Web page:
A recent example of such terrorist acts was perpetrated on 11 April 2002 when the jihadist bombing of the ancient al-Ghariba synagogue of Djerba in Tunisia killed 17 and badly wounded many others, most of them elderly German tourists. A spokesman for Al-Qaeda claimed responsibility for the bombing. Tunisia’s remaining Jewish community of about 1,000 — a remnant of an indigenous community with roots in the country’s Phoenician past — will probably soon seek security in Israel and elsewhere, as have 99 percent of their co-religionists since the late 1940s.
In 1945 about 140,000 Jews lived in Iraq; 60,000 in Yemen and Aden; 35,000 in Syria; 5,000 in Lebanon; 90,000 in Egypt; 40,000 in Libya; 150,000 in Algeria; 120,000 in Tunisia; 300,000 in Morocco, including Tangiers – a total of roughly 940,000 (and approximately 200,000 more in Iran and Turkey). Of these indigenous communities, less than 50,000 Jews remain today – and in the Arab world their number is barely 5,000, one-half of one percent of the overall total at the end of the Second World War.
Pogroms and persecutions — and grave fears for their future — regularly preceded the mass expulsions and exoduses of these indigenous Jews, whose ancestors had inhabited these regions from time immemorial, over a millenium before the successive jihad waves of Arab invaders from the seventh century. Beginning in 1948-49, more than 650,000 of these Oriental Jewish refugees, stripped of everything, were integrated into Israel's sparse area of 20,000 km2 – even as the new State was being threatened with extinction by neighbouring Arab States. A further 300,000 or so Jewish refugees found asylum elsewhere, in Europe and the Americas.
About half of Israel's 5.2 million Jews — from a population of about 6.5 million, of whom roughly 20% are Arab, Druze, and Bedouin Israelis — is composed of these forgotten refugees and their descendants, who received no humanitarian aid from the United Nations and did not ask for it. It was Israel alone, with the help of Jewish communities just emerging from the Shoah, which achieved their humanitarian survival and integration into a nascent society.
Similar statement from WUPJ to the UN, 2010:
The transfer of populations on a large scale has been a characteristic of human history, particularly in the Orient – deportations, expropriations and expulsion of dhimmis (Jews, Christians and other indigenous peoples) was a constant factor over a long history of dhimmitude – after the Arab jihad-wars of conquest, expropriation and occupation. This policy continues, while a historically-flawed memory systematically spotlights only Arab refugees from a part of Mandatory Palestine as a result of war while forgetting others – particularly dhimmi Jews in their ancestral homeland, expropriated and expelled over the centuries, and their numerous brethren in the Arab-Muslim dar al-Islam. Jews were forbidden to reside in Arabia since the advent of Islam (except for Yemen and a part of the Gulf region), and in the eastern part of Palestine since 1922, when it became the Hashemite Emirate.It isn't that the issue of Jewish refugees has never been mentioned at the UN before. The issue is that for 65 years, the issue of Jewish refugees was deliberately ignored by the UN.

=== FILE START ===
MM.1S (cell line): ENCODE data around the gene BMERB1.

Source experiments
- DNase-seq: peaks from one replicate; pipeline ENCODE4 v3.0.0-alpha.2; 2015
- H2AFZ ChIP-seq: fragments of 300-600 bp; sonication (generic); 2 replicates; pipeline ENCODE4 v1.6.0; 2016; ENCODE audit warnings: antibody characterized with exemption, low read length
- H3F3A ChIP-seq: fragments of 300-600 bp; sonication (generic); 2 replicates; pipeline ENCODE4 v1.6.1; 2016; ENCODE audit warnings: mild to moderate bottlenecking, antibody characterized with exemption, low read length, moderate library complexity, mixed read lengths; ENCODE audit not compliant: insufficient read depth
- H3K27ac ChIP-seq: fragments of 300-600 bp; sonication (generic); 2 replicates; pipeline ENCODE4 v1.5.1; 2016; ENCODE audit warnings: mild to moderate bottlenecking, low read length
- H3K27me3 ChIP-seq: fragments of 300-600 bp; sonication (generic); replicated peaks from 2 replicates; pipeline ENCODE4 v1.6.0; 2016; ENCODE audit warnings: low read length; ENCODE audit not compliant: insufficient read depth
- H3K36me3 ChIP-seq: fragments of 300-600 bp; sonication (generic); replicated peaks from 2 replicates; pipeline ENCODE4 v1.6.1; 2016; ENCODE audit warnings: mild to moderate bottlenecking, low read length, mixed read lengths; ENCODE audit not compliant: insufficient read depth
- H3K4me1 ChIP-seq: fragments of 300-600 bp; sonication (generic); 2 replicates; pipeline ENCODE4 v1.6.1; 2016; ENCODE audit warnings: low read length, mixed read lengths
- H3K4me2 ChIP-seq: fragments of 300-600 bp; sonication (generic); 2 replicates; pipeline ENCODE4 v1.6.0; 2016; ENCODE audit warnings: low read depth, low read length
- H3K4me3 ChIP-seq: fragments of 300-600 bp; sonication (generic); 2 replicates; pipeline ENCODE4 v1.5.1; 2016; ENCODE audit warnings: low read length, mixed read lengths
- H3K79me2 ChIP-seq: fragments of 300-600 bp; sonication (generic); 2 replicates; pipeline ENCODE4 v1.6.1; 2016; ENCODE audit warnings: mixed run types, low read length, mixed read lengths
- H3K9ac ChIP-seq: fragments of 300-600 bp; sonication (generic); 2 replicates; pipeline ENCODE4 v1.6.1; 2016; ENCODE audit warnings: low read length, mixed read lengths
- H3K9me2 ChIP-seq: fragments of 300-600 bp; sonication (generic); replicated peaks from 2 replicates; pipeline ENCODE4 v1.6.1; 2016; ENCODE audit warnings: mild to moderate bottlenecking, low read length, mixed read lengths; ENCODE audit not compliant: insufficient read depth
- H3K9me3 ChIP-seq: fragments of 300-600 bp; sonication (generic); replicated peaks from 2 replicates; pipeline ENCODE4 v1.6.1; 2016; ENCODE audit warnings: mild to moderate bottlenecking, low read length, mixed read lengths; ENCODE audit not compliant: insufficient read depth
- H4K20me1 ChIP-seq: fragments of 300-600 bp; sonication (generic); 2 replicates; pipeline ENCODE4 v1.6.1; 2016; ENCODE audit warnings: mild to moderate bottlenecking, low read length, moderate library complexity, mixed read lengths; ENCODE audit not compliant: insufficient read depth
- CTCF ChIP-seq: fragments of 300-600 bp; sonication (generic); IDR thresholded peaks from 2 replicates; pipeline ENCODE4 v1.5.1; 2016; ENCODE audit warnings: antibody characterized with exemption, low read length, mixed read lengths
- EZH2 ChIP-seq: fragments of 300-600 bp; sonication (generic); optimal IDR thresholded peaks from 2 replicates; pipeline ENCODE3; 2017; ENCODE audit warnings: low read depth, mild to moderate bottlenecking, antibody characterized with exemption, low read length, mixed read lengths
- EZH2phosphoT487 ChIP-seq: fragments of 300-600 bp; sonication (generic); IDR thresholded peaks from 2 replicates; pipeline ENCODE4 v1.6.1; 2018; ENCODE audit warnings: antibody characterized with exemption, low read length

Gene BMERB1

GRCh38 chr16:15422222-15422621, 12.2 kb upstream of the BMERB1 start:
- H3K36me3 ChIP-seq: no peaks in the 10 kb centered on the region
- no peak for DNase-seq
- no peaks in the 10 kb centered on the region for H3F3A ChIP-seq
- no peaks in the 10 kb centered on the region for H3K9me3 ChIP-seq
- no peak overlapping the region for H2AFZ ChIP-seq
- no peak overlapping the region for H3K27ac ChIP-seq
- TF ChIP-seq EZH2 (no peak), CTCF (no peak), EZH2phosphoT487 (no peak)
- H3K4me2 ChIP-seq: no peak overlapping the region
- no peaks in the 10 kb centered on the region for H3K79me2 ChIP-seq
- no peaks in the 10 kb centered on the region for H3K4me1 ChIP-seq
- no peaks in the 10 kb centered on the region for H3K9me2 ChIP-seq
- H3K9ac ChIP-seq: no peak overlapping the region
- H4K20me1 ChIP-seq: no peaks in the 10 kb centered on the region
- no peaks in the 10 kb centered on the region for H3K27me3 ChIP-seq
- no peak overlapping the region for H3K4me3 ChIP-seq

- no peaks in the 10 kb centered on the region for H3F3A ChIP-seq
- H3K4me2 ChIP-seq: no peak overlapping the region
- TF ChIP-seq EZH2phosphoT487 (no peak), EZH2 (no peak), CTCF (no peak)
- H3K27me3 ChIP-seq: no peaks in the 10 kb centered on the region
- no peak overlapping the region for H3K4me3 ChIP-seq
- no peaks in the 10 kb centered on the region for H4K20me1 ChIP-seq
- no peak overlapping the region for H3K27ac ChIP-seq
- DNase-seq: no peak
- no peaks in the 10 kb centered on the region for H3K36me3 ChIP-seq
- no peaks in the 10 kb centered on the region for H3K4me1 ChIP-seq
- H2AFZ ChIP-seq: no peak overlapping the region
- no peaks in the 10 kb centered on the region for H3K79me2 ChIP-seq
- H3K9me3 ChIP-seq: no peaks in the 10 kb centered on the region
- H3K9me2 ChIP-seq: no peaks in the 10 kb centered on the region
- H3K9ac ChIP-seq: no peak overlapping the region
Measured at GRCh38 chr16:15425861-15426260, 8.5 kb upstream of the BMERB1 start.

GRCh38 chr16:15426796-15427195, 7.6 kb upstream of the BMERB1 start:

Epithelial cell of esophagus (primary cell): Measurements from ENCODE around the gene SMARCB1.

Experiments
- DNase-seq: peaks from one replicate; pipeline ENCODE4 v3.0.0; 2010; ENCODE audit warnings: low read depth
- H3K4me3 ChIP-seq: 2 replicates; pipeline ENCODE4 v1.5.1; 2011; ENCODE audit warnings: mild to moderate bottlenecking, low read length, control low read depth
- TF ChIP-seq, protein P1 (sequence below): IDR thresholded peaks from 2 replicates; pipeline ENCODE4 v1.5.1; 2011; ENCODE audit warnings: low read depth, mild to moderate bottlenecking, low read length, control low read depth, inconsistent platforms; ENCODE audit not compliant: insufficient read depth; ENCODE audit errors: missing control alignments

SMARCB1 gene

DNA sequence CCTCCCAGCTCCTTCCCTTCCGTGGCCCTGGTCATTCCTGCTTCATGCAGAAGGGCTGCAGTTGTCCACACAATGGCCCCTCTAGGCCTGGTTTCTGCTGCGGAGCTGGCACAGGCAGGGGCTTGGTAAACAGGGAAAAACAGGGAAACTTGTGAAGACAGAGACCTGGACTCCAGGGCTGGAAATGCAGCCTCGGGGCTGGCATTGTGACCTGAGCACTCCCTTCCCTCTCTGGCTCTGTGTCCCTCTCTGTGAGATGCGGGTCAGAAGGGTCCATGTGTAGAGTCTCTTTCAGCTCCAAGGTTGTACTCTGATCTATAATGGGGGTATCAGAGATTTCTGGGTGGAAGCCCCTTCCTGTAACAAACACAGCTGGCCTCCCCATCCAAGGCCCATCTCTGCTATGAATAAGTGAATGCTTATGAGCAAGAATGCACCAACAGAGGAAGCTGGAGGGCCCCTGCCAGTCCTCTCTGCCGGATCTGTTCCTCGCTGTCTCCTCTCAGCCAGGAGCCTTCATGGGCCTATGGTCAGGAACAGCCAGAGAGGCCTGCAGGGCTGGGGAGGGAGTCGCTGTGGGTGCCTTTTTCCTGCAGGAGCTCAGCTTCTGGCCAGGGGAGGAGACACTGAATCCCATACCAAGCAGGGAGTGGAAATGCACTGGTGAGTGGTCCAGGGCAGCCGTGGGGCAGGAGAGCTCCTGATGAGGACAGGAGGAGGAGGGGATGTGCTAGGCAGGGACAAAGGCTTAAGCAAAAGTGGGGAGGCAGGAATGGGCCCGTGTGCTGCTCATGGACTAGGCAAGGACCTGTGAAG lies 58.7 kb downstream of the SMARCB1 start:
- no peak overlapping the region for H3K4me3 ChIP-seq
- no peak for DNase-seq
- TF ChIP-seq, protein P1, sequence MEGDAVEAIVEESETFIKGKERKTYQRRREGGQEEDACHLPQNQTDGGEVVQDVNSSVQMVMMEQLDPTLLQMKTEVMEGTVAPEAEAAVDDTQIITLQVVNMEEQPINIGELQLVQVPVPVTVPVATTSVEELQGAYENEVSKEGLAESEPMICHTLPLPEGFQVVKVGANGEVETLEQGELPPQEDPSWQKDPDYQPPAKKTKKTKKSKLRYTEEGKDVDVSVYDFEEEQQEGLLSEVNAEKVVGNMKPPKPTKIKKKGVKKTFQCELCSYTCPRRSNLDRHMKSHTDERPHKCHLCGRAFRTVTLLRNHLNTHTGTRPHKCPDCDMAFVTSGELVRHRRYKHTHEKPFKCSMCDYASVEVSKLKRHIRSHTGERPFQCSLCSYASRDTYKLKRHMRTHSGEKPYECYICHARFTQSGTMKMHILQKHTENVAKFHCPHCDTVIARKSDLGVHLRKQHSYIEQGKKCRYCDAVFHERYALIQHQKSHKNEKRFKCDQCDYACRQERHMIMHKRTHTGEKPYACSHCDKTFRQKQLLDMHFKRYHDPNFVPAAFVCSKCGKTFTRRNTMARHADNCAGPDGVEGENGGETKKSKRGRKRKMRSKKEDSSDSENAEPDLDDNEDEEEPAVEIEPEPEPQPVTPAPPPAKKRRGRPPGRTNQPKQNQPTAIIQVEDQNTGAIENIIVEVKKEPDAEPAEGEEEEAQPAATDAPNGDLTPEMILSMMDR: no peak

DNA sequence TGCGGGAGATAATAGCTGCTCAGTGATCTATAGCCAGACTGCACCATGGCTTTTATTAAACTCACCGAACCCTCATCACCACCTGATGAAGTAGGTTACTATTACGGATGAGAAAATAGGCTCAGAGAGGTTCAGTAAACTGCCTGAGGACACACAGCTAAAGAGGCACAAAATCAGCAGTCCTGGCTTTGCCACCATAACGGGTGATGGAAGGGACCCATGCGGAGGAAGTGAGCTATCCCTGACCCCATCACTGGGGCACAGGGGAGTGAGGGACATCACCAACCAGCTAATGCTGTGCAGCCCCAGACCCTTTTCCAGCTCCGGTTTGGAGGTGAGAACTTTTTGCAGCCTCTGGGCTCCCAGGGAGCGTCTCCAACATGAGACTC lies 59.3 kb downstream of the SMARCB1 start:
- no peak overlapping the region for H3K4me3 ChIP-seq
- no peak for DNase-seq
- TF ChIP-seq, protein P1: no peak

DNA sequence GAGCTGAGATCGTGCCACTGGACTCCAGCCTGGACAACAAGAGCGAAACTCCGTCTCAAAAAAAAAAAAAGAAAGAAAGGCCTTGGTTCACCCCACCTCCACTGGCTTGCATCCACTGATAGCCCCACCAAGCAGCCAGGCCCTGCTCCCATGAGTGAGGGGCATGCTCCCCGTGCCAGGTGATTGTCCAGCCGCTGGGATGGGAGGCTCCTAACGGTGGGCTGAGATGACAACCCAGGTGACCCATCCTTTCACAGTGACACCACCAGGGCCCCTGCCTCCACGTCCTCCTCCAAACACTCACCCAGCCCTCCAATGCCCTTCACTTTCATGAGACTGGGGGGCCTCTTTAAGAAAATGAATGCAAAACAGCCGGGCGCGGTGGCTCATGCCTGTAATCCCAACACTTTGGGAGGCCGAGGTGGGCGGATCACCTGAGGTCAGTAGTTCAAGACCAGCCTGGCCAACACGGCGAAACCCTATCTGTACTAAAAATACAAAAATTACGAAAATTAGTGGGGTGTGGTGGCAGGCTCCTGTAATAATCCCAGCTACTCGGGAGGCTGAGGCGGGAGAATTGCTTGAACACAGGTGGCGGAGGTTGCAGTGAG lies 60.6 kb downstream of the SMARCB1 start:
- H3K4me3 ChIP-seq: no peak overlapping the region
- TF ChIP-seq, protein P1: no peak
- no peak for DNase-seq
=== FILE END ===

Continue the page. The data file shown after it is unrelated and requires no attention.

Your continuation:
The hardship endured by the great majority of these indigenous Jewish refugees from Arab countries has never been examined by UN bodies, nor the loss of their inestimable heritage dating back two and three millennium – nor their vast personal and property rights. This great injustice should be addressed at the United Nations and elsewhere, all within the context of an equitable global solution for a peaceful, international recognition of a two-State solution. A noteworthy document – with references to specific references to Jewish refugees by both President Jimmy Carter and President Bill Clinton was adopted by the U.S. House of Representatives as Resolution 185 on 1 April 2008.
...It should also be allowed under international law for Jews to live in the whole League of Nations area of Palestine (within both the Arab Kingdom of Jordan and the future Arab State of Palestine), just like Arabs, Druze and other non-Jews do in Israel, either as Israeli citizens or foreign residents.
By the way, here is a chart of the disappearance of Jews from Arab countries since 1948:
1948 1958 1968 1976 2001 Aden 8,000 800 0 0 0 Algeria 140,000 130,000 1,500 1,000 0 Egypt 75,000 40,000 1,000 400 100 Iraq 135,000 6,000 2,500 350 100 Lebanon 5,000 6,000 3,000 400 100 Libya 38,000 3,750 100 40 0 Morocco 265,000 200,000 50,000 18,000 5,700 Syria 30,000 5,000 4,000 4,500 100 Tunisia 105,000 80,000 10,000 7,000 1,500 Yemen 55,000 3,500 500 500 200 TOTAL 856,000 475,050 72,600 32,190 7,800 (Roumani 83) (AJY 58) (AJY 69;Yemen: AJY 70) (AJY 78) (AJY 01;AJY 88)
 Estimates based on UN document “Trends and Characteristics of International Migration since 1950 – Refugee Movements and Population Transfers” (UN Department for Economic and Social Affairs, Demographic Study No. 64 ST/ESA/Ser. A/64).